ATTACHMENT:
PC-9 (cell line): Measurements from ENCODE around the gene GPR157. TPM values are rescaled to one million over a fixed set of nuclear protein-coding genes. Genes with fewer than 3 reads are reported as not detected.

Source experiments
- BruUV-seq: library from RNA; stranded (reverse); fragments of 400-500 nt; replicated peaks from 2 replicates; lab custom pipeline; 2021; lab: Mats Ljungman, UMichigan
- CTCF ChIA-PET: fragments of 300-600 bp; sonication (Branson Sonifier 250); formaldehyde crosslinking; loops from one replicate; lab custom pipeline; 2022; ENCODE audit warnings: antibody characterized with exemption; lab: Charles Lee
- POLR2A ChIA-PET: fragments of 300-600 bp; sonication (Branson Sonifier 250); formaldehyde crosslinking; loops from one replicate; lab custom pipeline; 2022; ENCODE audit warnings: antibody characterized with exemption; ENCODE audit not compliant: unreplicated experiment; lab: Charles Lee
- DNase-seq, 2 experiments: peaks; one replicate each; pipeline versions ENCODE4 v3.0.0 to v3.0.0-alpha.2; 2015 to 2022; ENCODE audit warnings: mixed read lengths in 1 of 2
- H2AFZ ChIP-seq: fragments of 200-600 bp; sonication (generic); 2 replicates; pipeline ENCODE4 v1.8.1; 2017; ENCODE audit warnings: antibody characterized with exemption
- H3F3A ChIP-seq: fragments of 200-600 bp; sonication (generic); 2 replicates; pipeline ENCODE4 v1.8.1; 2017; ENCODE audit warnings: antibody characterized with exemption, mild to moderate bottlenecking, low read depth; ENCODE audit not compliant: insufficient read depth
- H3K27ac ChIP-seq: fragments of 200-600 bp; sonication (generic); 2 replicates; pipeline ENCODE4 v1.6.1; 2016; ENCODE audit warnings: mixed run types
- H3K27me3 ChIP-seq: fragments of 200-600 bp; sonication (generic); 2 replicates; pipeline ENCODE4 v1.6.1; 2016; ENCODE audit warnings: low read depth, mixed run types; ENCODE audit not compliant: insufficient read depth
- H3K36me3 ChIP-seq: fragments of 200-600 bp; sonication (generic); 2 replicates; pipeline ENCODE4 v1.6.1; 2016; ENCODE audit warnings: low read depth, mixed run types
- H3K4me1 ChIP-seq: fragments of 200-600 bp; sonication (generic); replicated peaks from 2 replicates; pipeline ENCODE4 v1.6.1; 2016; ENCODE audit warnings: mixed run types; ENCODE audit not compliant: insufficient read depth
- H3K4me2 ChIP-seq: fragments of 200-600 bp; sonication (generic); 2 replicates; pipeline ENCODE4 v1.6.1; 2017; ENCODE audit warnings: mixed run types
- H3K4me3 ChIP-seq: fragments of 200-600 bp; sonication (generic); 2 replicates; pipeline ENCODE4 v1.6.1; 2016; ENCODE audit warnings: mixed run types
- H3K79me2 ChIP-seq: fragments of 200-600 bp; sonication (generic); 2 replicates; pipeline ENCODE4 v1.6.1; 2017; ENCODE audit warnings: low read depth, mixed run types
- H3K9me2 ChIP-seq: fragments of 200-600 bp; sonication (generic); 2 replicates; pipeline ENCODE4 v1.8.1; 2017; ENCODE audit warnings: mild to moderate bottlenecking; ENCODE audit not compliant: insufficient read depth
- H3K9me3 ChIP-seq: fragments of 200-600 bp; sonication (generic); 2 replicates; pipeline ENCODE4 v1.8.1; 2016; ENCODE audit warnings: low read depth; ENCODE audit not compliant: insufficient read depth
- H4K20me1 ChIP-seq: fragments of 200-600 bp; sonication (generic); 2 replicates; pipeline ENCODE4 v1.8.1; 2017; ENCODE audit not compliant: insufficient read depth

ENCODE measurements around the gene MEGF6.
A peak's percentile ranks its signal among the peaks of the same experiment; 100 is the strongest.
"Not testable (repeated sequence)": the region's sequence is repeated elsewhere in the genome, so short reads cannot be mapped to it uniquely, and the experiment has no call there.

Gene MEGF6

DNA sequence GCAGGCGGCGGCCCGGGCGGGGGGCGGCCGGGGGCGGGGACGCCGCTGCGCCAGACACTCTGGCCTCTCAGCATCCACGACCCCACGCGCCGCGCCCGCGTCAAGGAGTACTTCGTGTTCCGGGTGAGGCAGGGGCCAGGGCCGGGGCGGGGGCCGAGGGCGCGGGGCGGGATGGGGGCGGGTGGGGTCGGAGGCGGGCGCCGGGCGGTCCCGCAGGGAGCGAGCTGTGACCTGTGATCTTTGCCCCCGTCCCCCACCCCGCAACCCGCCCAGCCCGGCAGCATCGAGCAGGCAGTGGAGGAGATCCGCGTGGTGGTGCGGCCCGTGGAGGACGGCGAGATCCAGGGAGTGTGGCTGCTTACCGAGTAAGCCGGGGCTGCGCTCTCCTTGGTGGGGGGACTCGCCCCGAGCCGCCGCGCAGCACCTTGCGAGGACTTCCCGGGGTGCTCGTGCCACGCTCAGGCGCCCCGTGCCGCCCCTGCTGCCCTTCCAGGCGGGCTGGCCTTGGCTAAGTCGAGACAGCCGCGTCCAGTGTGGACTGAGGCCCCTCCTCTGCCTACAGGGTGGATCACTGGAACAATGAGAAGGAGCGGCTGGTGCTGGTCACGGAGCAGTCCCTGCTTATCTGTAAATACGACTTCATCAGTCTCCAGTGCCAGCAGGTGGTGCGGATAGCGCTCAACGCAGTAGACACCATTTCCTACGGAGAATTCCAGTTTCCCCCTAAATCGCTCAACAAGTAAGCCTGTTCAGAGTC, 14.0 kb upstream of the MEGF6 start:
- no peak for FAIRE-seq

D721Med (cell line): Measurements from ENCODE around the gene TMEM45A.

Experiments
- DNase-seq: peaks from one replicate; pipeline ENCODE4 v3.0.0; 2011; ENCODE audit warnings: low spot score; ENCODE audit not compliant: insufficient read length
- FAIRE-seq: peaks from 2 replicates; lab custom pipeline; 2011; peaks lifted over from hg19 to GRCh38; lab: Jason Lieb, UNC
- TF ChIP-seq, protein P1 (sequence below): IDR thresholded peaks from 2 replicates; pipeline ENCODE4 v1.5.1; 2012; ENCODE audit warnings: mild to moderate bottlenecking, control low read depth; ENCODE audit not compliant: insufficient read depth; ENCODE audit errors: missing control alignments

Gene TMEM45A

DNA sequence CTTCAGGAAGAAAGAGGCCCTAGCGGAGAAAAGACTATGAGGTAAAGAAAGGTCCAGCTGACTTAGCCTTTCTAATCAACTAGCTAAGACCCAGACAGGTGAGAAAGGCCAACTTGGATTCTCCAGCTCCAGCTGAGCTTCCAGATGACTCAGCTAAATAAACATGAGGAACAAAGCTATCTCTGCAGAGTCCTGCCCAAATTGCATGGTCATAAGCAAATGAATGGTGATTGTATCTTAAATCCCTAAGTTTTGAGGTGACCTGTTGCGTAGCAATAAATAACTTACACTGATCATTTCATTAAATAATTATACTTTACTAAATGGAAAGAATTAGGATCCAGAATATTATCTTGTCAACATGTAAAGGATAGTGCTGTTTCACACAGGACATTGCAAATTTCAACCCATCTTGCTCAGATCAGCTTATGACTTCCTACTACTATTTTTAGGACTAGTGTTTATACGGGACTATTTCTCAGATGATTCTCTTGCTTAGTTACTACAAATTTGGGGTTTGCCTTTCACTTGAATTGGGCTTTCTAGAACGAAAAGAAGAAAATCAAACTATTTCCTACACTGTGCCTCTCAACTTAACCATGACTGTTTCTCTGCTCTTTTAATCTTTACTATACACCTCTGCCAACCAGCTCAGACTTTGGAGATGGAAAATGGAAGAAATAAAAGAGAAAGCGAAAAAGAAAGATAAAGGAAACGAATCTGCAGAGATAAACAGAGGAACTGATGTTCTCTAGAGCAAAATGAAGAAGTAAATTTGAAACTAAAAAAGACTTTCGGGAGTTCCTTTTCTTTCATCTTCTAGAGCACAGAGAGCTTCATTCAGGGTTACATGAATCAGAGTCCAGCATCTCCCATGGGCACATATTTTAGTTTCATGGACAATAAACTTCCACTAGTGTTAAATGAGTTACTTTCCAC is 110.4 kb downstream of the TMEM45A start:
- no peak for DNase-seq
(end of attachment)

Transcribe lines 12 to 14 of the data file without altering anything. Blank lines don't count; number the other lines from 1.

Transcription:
- H3K4me1 ChIP-seq: fragments of 200-600 bp; sonication (generic); replicated peaks from 2 replicates; pipeline ENCODE4 v1.6.1; 2016; ENCODE audit warnings: mixed run types; ENCODE audit not compliant: insufficient read depth
- H3K4me2 ChIP-seq: fragments of 200-600 bp; sonication (generic); 2 replicates; pipeline ENCODE4 v1.6.1; 2017; ENCODE audit warnings: mixed run types
- H3K4me3 ChIP-seq: fragments of 200-600 bp; sonication (generic); 2 replicates; pipeline ENCODE4 v1.6.1; 2016; ENCODE audit warnings: mixed run types